Cory Monteith can relax. He survived his gig hosting Saturday night's Gemini Awards in Toronto without any major hiccups. The same could not be said, however, for the rest of the Canadian TV industry salute.
A sweet, unplugged set by Elvis Costello, Ron Sexsmith and Feist half way through Saturday night's award-fest was both the high point and the low point of the broadcast. The moment was lost when the screen went black before the end of the song.
Elvis had not left the building; a technical snafu sabotaged the end of the tune and a strange, Groundhog Day-like comedy of errors followed. Viewers at home (east of Winnipeg, at least) were left baffled as the Elvis blackout was followed by a rerun of a "Top 25 Canadian Shows" segment that ran immediately prior to Costello's set. A quick glimpse of Cory, and then, instead of cutting to a commercial, they ran it again. Three times we saw the pre-packed salute to Due South, Being Erica and The Friendly Giant. Screw up, screw waaaay up. Then they cut off Cory again to show a clip from The Good Wife! WTF??!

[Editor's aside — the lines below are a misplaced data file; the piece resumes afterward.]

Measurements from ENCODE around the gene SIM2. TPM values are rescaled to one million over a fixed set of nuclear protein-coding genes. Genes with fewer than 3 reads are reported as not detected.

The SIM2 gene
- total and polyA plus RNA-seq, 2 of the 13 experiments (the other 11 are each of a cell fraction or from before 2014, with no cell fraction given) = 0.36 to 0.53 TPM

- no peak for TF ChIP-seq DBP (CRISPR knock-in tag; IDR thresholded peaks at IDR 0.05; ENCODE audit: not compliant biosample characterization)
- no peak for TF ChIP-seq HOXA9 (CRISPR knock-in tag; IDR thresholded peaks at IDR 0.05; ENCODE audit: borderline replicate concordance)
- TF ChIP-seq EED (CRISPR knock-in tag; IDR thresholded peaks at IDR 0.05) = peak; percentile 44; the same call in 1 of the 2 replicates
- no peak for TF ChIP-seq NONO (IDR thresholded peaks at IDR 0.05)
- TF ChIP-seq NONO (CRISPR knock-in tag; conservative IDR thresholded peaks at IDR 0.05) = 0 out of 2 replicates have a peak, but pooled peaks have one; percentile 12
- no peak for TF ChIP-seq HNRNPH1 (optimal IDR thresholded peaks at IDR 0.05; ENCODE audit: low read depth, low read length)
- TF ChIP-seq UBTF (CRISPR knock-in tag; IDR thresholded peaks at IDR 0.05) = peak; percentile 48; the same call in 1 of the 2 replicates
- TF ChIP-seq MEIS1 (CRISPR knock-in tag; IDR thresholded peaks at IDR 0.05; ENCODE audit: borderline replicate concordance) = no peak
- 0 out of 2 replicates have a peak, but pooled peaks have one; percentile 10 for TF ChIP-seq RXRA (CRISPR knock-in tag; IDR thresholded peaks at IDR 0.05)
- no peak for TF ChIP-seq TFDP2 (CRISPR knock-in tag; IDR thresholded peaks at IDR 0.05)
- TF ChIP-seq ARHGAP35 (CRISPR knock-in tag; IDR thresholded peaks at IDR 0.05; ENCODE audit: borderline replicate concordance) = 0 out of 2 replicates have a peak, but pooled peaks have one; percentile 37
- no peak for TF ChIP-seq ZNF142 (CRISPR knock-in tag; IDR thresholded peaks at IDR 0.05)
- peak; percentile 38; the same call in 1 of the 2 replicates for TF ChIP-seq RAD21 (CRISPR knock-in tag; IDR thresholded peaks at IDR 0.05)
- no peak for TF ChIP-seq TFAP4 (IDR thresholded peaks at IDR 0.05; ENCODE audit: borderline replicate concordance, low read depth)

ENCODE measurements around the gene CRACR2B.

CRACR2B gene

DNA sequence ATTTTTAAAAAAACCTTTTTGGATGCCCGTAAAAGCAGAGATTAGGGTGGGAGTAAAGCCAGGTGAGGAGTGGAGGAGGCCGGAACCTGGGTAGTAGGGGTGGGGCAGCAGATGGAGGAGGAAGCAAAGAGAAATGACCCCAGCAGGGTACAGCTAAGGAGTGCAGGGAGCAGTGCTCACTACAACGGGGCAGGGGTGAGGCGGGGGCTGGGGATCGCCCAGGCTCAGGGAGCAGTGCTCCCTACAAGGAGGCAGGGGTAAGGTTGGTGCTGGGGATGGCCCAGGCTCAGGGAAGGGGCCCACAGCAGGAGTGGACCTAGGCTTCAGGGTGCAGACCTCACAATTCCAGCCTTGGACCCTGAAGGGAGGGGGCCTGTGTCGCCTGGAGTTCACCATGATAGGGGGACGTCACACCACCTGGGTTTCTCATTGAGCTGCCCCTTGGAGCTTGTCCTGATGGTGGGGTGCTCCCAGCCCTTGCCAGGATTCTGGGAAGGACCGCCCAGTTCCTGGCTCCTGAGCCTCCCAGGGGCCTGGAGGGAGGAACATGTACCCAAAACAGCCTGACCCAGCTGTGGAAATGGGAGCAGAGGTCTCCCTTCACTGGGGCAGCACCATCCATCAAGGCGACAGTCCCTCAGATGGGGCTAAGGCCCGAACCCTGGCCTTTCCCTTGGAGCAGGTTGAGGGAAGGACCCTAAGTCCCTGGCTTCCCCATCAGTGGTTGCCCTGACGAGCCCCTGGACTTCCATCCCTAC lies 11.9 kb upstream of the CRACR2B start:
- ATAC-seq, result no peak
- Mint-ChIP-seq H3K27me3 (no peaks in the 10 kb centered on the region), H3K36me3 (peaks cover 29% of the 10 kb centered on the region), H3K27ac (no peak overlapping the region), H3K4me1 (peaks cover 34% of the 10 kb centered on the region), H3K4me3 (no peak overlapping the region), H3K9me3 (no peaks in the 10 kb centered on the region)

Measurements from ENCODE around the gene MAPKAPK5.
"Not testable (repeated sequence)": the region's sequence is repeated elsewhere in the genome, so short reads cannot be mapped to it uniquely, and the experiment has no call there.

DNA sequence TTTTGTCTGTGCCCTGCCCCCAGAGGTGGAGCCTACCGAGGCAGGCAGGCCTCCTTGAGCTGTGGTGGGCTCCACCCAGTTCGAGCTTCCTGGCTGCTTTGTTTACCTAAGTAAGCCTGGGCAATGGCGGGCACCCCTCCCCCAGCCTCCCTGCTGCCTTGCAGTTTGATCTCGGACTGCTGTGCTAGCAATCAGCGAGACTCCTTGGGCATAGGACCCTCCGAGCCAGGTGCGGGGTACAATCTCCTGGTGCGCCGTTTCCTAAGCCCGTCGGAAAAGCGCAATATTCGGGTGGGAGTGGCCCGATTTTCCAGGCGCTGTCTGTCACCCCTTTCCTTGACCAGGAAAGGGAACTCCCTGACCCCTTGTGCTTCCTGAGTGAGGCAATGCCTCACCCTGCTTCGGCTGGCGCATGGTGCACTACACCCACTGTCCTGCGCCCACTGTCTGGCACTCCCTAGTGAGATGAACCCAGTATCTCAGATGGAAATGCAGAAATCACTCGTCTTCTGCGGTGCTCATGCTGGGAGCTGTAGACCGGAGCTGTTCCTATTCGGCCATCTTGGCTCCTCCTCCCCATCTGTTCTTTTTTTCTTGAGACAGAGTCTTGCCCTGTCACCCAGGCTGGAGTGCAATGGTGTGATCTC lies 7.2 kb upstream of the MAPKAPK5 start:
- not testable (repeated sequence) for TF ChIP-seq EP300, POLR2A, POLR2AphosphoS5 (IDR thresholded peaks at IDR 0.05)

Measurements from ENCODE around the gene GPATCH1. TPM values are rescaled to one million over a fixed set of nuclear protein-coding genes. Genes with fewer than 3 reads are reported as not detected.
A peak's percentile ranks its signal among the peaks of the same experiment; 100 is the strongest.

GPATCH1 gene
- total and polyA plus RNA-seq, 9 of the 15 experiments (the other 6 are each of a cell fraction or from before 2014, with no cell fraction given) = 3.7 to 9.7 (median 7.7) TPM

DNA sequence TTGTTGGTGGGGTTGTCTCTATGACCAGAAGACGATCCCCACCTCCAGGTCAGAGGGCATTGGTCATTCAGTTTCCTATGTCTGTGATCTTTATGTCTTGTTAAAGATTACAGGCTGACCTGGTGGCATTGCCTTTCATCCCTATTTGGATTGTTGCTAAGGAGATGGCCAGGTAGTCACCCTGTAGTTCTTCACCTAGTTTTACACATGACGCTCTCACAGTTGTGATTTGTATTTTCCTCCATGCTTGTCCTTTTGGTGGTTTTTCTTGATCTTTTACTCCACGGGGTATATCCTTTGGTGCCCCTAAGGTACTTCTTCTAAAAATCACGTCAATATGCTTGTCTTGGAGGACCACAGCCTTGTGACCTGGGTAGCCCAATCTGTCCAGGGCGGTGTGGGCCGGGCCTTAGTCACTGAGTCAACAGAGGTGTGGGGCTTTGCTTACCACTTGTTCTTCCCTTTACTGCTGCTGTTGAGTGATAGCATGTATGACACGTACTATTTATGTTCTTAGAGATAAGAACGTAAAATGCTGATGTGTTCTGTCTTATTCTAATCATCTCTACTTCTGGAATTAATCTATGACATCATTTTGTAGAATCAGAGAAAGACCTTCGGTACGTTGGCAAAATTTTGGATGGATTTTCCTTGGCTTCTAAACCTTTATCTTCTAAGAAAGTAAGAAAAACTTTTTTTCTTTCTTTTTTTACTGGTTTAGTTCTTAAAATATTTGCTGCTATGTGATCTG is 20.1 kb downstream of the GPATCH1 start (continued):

Hey, as Costello would say, accidents will happen. The snafu exposed the fact that the show wasn't really live but was in fact being fed live to tape about a half-hour behind the actual proceedings. Perhaps the Trailer Park Boys were in the switchers booth. The mid-show mishap was sorted out before viewers west of Manitoba caught up to it.
Better to dwell on the fun cold opening, a pre-packaged comedy bit with Monteith supposedly in his trailer in L.A. calling up Canadian pals like Ron Maclean, Cathy Jones, Ron James, Colin Mochrie, Fred Ewanuick, Jason Priestley and Rick the Temp. Maclean's advice to the homesick Gleek: light a scented candle and crank up "Life is a Highway." Always good advice.
Monteith then entered the Wintergarden Theatre with a marching band and did his drum shtick. It got the show off on a strong beat and distracted anyone who might have been hoping for some song and dance from the Glee guy. The comedy monologue that followed was hit and miss but Monteith never claimed to be Leno. (Best line--on Americans who think Canadians are all so nice: "I invite you to stare into the cold black depths of Hugh Dillon's eyes.") What came across was Monteith's good-natured charm and his genuine enthusiasm at getting this gig.